He wondered if there were any bars sticking out of the end , but would not walk there to see.

Odd that there was still a connecting road, (tho' it was on a rise), at the end of an inlet or
tidal basin. How the water from the ocean to the west (behind him) could just taper off and
end. Not covering the rise, and effectively creating two islands instead of the one.

He realized he was watching a limousine, running on the very road, (already on the north side
of the inlet). Curving 'near' and away again, at what seemed a slow pace, from this distance.

Taking in more of the land, he watched. Might be quite a clip, after all.

Maybe they left something undone.

There was no fencing up, as on continental bridges. A 'good' place for a melodramatic drop...

Sunday, August 9, 2009

Chapter 17 -- Plesch

He put the yellow paperback face down, open to his place, on the restaurant table.
He could barely see well enough to read, anyhow, through the head wrappings.

His teeth still hurt. Perhaps he'd been wrong to order the club sandwich, but it was his first
since getting off of the liquid diet.
The restaurant had not changed...since 'The Accident'. Thankfully.

That is, it had not improved nor gained any clamorous clientele. He preferred the quiet,
dining alone, (especially now it was more difficult), even writing here. Or at least
ruminating about his latest novel.

He still knew all the staff. The dust-ridden artificial fronds reminded him of the Crimble
woman, still missing. But, that could be a good thing. Criminal ambiance.
A union of neglect in not removing the 'plant', and opportunism (he had encouraged)
in trying to keep the local story alive.

'Speaking' of local stories, the paperback...he did not like to criticize his competition,
but he was certain now that Ima had skipped a step. She should have had her killer
wander through the town, in a different chapter, and then reach the Bridge.

Instead, there was an unfortunate abruptness in his fleeing the courtyard, then
so shortly appearing, gazing down at the river. 'Would he jump...?', the triteness almost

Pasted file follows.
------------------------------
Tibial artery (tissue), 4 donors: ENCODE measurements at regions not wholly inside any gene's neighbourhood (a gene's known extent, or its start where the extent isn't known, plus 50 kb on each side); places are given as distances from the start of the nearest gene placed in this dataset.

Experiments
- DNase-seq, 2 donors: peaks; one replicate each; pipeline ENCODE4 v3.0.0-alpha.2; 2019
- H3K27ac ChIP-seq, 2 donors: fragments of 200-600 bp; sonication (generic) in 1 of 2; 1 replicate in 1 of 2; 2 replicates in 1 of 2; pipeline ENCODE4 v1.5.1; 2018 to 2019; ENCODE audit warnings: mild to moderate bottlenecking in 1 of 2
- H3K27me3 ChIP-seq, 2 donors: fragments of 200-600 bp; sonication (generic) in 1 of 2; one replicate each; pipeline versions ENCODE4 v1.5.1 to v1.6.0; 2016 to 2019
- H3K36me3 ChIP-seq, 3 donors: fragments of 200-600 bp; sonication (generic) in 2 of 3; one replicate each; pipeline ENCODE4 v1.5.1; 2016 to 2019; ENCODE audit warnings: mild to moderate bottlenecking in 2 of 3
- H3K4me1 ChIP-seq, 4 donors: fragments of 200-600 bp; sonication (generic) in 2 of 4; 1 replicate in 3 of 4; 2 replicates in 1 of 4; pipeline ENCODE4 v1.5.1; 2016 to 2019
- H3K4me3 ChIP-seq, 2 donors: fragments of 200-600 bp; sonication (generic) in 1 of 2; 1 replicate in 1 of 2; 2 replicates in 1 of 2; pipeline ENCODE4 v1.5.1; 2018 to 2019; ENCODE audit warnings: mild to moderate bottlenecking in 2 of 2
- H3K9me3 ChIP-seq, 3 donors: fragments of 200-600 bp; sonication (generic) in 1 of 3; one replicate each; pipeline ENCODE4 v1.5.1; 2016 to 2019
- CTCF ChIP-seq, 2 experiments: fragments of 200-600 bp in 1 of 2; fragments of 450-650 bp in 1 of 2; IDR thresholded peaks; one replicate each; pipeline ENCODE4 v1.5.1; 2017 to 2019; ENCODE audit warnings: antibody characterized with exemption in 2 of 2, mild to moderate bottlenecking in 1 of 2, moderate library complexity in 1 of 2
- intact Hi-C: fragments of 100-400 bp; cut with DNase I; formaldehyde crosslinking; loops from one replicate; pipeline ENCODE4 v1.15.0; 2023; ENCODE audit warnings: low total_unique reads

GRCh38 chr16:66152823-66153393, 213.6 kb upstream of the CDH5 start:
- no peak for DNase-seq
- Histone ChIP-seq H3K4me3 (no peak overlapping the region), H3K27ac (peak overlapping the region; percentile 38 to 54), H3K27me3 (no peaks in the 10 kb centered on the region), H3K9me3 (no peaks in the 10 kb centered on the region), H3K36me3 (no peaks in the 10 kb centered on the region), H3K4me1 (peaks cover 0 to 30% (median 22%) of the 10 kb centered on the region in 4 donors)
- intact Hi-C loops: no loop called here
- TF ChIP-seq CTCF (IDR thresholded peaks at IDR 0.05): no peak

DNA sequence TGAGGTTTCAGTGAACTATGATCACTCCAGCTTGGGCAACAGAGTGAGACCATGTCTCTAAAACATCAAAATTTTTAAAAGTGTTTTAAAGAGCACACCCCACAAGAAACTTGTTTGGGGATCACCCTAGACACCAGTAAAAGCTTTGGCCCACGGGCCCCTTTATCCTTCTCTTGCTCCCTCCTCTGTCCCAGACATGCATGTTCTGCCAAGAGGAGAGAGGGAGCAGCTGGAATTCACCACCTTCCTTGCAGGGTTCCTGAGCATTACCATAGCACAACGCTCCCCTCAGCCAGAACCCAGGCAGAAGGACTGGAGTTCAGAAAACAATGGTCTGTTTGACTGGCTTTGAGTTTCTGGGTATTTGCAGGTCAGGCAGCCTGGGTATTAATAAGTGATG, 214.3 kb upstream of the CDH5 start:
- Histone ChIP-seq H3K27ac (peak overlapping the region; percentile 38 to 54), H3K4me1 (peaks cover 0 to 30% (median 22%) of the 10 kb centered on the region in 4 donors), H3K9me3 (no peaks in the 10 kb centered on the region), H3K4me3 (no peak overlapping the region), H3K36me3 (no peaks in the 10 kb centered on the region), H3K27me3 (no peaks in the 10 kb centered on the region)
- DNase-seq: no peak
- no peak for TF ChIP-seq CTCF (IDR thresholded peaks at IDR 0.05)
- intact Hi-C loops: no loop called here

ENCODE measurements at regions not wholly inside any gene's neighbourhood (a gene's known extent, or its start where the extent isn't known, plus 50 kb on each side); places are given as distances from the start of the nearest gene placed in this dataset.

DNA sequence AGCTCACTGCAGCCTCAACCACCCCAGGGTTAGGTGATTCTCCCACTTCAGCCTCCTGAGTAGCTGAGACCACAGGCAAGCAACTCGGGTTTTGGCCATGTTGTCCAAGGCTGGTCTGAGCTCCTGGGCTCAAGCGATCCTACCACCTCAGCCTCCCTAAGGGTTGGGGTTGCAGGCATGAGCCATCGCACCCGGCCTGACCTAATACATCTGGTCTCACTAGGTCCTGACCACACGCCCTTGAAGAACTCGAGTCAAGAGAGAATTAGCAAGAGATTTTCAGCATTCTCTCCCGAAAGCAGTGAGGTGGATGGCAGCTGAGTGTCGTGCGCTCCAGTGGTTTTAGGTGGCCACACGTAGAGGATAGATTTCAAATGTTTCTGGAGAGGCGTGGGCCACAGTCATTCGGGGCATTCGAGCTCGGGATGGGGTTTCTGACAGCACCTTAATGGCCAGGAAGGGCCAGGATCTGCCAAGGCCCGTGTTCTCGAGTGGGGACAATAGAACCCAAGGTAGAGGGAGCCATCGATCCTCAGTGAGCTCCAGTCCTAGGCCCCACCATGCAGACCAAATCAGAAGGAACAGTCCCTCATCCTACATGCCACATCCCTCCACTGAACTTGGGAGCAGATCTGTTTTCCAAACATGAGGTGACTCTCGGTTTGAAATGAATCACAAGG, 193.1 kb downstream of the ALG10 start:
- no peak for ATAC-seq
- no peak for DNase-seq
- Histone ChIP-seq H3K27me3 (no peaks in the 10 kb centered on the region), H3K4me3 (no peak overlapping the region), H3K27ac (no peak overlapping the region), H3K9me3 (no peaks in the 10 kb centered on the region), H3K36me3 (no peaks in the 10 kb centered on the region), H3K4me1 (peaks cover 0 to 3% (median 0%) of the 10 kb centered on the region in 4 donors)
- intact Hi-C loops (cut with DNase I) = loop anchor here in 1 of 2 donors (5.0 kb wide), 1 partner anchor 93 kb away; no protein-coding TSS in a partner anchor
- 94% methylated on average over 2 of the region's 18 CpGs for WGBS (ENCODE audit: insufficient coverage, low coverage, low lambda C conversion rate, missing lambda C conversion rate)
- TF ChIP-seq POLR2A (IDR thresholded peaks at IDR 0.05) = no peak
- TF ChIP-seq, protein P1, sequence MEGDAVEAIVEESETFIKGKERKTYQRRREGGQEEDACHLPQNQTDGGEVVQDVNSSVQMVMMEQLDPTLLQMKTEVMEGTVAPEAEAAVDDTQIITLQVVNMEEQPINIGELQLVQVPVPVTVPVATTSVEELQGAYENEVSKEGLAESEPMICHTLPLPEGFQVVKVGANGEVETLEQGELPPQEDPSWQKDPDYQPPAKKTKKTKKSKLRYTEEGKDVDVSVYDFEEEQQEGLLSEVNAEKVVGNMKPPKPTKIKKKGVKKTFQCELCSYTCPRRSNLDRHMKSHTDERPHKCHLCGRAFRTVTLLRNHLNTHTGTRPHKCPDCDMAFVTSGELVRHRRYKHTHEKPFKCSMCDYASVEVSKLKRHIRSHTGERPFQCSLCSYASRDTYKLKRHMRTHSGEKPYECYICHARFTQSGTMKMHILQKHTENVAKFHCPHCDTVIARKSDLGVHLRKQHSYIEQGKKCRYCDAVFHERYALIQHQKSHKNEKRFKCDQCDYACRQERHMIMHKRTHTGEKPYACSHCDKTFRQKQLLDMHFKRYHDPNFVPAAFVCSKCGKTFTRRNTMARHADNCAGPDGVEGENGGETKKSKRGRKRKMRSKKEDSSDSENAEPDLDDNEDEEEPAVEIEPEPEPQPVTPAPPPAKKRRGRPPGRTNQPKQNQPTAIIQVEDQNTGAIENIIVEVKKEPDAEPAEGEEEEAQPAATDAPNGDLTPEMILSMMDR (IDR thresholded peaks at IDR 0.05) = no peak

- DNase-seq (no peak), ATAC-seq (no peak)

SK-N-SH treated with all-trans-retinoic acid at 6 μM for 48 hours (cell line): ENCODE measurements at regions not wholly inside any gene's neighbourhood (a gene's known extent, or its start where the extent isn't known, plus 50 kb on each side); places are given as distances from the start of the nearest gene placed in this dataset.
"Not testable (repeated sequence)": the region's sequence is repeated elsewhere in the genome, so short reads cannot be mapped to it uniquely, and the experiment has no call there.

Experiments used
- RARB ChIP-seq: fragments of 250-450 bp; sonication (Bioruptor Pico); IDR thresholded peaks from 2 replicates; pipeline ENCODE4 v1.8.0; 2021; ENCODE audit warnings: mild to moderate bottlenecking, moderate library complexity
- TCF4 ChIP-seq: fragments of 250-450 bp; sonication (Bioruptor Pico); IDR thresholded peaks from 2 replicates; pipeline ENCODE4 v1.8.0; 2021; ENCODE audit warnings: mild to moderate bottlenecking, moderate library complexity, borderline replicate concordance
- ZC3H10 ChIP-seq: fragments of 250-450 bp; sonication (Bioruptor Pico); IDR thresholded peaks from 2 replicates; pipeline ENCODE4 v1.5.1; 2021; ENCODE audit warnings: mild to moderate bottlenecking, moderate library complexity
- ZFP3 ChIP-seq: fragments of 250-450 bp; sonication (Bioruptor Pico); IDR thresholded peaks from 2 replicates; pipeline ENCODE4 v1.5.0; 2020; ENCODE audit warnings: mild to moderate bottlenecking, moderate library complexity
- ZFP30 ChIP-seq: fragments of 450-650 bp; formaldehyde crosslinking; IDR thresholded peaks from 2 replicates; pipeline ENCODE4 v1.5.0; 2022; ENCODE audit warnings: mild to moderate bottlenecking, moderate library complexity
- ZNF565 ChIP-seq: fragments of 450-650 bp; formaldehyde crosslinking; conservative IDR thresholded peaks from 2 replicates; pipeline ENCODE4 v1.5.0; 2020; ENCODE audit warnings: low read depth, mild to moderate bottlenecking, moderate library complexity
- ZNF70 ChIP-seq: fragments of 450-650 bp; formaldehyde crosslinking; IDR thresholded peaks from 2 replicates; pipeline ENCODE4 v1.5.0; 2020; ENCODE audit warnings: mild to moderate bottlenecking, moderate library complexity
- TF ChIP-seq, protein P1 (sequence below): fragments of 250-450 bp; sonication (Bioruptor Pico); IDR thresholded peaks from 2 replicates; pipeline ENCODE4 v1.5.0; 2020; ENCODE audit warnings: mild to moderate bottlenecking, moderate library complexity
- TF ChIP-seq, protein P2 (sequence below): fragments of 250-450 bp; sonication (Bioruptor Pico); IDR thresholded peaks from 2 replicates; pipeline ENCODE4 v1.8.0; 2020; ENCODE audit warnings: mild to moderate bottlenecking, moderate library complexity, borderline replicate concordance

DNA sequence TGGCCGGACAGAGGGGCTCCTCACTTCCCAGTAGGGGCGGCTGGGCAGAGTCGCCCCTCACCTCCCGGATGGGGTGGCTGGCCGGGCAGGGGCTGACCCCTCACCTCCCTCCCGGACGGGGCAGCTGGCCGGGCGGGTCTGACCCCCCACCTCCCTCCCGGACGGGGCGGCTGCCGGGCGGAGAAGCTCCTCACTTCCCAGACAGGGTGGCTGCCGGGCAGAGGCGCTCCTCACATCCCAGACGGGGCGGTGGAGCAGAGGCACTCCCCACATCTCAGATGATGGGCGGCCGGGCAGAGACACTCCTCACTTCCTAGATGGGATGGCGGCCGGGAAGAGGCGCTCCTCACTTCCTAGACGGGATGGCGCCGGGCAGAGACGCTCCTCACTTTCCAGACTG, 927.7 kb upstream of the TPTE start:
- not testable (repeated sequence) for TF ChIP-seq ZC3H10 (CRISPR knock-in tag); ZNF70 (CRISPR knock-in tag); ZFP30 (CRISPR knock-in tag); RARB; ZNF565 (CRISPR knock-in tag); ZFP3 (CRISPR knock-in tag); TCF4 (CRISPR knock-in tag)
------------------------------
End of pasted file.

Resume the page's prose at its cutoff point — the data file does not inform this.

Feeling he already knew the answer, Plesch smiled under the wrappings, hurting his
cheeks a bit.

He would have to paper this over with her, cover his technical disapproval with a barrage
of compliments--so well deserved in other areas.

That is if he ever saw her again. Boris Tate had not heard from her in weeks.

Plesch was well aware of police activity in the neighboring buildings. Doubtlessly, he would
run into his friend "The Inspector"; old Winny and his wife had been so very good about
sending him lots of flowers everyday while he was in the hospital.

And they weren't always easy to come by on the island. Nor inexpensive.

He again studied his butter knife, which he would not be needing.

He did not want to move it too soon. His hands felt hot...he wanted to be sparing in how
often he scuffed them about, trying to use utensils with wrapped up hands.

Sunday, August 2, 2009

Chapter 16 -- "Welcome to Tonnalo"

staring up at the dark green, over sized (four or five times the average human) figure...
not feeling welcomed at all.

he found himself looking at the sculpted and cast monument too critically...nonplussedly...
not knowing for sure how he even came to this spot. A weed grown area in the ruined
courtyard, still green but plainly little-visited.

Hadn't he intended to go in a different direction?

The statue had its hands forward in what was supposed to be a greeting to all the island's
visitors. But, they were both upturned almost like shrugging, drying his nail polish, yearning
to catch some falling heavenly martyr, or, worse yet, waiting for yet another handout from
continents West or East.

It inspired no confidence. Nor, really any feeling at all, save diffidence.

The tourist began to reel with sudden, alternate views of the thing, as though floating
above and behind it's head.

Nauseated, he tried to focus instead on the dark olive, hard-to-read plaque closer to
his actual, standing level. The back of his head was throbbing fiercely.

the name on the plaque was in "bot 'n' paid for" went the local joke.

BO-teen'---the guidebook made strains to emphasize.

He suddenly felt like vomiting. An apolitical vomit that doubtlessly would not be taken
that way were he observed by the wrong fanatic policeman or working class loyaliste.

he only wanted to feel better...and not become known, citywide, as in the caravan tour's final
station, as 'the tourist hit by luggage'.

But could not, in fact, recall his own name...what he, himself, was called.

Somewhere in the ruins a dog barked.